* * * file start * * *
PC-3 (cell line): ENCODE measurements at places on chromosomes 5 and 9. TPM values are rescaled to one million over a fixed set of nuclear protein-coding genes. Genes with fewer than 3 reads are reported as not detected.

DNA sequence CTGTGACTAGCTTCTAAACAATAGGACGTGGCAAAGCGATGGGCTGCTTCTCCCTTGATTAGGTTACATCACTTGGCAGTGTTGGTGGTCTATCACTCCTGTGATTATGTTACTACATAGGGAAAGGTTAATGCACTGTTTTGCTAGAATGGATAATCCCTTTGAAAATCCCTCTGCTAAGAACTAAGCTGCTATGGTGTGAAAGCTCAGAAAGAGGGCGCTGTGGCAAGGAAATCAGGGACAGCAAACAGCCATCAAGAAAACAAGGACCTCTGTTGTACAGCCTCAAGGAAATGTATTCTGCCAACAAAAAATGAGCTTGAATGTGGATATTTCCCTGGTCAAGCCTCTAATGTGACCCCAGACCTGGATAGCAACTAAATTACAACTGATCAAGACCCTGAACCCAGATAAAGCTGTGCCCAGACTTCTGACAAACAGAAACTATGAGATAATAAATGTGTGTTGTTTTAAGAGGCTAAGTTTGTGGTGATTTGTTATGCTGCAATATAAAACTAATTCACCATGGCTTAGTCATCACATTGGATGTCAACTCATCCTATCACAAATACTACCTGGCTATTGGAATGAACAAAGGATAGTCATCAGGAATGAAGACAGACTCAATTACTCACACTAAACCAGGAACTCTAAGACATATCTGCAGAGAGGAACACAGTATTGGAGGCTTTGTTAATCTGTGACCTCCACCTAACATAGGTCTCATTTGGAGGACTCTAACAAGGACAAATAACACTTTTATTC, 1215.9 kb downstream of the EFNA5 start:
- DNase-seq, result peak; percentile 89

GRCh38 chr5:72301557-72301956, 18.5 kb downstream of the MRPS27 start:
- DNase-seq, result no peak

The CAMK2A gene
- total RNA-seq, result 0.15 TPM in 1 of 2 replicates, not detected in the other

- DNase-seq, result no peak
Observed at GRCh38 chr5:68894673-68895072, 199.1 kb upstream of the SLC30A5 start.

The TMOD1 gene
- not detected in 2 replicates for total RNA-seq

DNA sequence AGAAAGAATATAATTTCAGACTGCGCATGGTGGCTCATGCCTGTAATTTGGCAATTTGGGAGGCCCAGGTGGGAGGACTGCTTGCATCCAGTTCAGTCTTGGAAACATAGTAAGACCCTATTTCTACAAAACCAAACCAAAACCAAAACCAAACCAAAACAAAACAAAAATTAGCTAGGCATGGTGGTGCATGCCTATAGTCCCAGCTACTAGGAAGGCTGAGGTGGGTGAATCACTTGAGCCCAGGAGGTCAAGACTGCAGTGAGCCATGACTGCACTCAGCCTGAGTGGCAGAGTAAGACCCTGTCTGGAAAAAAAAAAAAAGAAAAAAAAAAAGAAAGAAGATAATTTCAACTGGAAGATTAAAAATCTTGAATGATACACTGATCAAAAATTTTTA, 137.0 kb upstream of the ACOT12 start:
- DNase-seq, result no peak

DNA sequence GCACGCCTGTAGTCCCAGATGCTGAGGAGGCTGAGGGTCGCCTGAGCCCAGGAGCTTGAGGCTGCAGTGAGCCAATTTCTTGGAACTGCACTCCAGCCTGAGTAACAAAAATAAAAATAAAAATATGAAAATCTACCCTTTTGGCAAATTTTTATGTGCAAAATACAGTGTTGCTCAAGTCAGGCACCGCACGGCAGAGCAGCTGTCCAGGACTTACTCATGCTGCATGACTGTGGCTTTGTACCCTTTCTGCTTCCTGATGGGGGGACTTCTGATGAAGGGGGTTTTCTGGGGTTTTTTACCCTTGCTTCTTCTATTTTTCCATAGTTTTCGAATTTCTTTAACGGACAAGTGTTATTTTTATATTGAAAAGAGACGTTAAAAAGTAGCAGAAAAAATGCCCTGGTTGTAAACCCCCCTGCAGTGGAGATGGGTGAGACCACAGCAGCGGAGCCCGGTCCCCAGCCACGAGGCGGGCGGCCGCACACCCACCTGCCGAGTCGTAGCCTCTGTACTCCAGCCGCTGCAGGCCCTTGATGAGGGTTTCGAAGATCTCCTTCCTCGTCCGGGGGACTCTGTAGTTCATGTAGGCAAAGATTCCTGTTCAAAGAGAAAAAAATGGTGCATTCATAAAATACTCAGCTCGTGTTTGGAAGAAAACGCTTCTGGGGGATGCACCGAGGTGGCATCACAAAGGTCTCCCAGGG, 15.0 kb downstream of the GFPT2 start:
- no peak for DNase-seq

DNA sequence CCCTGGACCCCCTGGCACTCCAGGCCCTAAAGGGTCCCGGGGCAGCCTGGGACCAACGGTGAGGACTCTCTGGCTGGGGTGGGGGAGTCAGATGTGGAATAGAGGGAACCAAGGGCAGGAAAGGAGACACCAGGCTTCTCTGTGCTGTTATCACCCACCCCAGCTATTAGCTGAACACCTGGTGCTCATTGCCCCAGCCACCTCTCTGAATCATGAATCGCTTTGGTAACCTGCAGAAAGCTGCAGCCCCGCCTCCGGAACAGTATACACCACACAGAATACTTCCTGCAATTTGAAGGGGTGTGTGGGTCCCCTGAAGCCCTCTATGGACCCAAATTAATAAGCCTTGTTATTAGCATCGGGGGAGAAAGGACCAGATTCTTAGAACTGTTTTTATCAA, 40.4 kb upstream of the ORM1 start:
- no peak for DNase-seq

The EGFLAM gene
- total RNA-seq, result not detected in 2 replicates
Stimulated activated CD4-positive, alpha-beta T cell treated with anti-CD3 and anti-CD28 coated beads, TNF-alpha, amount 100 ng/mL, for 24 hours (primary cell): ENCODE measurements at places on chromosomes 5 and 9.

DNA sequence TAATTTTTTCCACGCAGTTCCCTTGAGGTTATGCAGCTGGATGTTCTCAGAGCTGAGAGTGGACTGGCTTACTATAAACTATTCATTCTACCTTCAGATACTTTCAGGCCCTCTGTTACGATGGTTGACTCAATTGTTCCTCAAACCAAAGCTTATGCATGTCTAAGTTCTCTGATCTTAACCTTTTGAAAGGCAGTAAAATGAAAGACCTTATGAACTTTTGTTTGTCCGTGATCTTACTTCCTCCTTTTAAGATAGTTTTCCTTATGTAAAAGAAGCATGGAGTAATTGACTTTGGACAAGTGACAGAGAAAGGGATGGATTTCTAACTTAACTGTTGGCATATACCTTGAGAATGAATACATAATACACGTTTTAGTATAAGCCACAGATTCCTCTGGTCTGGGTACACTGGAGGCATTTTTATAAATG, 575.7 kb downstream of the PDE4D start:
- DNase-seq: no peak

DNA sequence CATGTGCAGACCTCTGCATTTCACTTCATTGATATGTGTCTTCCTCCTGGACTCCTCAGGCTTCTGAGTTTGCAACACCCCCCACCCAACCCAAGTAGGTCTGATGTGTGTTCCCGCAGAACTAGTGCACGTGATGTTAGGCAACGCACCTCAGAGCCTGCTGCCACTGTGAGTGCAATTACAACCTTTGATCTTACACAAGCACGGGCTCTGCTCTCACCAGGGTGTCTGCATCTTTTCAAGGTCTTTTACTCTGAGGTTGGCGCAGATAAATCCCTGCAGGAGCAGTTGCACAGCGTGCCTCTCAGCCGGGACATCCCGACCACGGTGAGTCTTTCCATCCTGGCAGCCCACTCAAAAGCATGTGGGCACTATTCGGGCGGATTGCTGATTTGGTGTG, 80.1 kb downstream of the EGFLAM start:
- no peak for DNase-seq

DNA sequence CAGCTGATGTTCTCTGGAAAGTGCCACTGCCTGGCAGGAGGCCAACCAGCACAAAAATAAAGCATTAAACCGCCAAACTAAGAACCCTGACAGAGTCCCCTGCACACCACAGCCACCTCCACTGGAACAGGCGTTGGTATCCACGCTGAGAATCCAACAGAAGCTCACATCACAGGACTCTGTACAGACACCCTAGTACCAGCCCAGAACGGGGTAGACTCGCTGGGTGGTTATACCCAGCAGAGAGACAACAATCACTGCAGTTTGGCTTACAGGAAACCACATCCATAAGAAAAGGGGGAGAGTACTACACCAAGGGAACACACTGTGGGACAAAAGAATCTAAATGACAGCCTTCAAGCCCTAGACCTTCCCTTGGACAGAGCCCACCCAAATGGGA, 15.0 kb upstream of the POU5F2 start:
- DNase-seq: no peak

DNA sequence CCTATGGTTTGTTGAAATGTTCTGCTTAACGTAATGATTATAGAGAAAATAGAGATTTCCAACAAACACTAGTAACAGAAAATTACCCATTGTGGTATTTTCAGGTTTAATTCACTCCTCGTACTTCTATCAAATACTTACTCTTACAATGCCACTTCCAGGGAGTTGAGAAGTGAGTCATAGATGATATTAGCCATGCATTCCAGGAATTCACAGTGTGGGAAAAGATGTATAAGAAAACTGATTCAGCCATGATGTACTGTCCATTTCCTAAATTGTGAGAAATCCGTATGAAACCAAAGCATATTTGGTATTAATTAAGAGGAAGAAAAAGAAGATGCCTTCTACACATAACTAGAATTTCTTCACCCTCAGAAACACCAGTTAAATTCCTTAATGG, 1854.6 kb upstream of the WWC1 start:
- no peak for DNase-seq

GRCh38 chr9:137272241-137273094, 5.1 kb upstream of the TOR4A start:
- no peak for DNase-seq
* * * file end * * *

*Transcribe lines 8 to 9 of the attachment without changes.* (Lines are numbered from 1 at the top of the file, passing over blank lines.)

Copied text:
- DNase-seq, result no peak
Observed at GRCh38 chr5:68894673-68895072, 199.1 kb upstream of the SLC30A5 start.